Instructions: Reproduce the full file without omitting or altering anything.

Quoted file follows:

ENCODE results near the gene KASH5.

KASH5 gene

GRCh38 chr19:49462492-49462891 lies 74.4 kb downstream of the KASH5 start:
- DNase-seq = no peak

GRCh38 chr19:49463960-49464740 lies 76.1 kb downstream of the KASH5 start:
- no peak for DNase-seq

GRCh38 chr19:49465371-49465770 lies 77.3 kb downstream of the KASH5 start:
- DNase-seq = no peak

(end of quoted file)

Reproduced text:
ENCODE results near the gene KASH5.

KASH5 gene

GRCh38 chr19:49462492-49462891 lies 74.4 kb downstream of the KASH5 start:
- DNase-seq = no peak

GRCh38 chr19:49463960-49464740 lies 76.1 kb downstream of the KASH5 start:
- no peak for DNase-seq

GRCh38 chr19:49465371-49465770 lies 77.3 kb downstream of the KASH5 start:
- DNase-seq = no peak